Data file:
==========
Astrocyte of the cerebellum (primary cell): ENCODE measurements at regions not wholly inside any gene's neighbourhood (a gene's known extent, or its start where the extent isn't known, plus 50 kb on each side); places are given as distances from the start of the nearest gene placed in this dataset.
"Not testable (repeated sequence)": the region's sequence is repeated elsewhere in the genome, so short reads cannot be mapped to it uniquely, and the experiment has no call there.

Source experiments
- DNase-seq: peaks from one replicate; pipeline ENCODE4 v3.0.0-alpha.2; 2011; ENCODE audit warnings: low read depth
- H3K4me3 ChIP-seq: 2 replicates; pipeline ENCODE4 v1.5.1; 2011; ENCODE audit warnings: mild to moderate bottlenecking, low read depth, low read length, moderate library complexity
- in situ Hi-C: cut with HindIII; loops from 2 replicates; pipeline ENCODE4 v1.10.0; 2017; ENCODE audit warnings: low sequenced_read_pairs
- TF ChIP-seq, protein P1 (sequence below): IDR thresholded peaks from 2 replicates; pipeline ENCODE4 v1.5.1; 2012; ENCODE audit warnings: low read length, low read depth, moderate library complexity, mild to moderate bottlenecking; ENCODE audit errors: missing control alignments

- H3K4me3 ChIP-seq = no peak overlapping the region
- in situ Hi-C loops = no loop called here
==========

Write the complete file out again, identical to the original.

Astrocyte of the cerebellum (primary cell): ENCODE measurements at regions not wholly inside any gene's neighbourhood (a gene's known extent, or its start where the extent isn't known, plus 50 kb on each side); places are given as distances from the start of the nearest gene placed in this dataset.
"Not testable (repeated sequence)": the region's sequence is repeated elsewhere in the genome, so short reads cannot be mapped to it uniquely, and the experiment has no call there.

Source experiments
- DNase-seq: peaks from one replicate; pipeline ENCODE4 v3.0.0-alpha.2; 2011; ENCODE audit warnings: low read depth
- H3K4me3 ChIP-seq: 2 replicates; pipeline ENCODE4 v1.5.1; 2011; ENCODE audit warnings: mild to moderate bottlenecking, low read depth, low read length, moderate library complexity
- in situ Hi-C: cut with HindIII; loops from 2 replicates; pipeline ENCODE4 v1.10.0; 2017; ENCODE audit warnings: low sequenced_read_pairs
- TF ChIP-seq, protein P1 (sequence below): IDR thresholded peaks from 2 replicates; pipeline ENCODE4 v1.5.1; 2012; ENCODE audit warnings: low read length, low read depth, moderate library complexity, mild to moderate bottlenecking; ENCODE audit errors: missing control alignments

- H3K4me3 ChIP-seq = no peak overlapping the region
- in situ Hi-C loops = no loop called here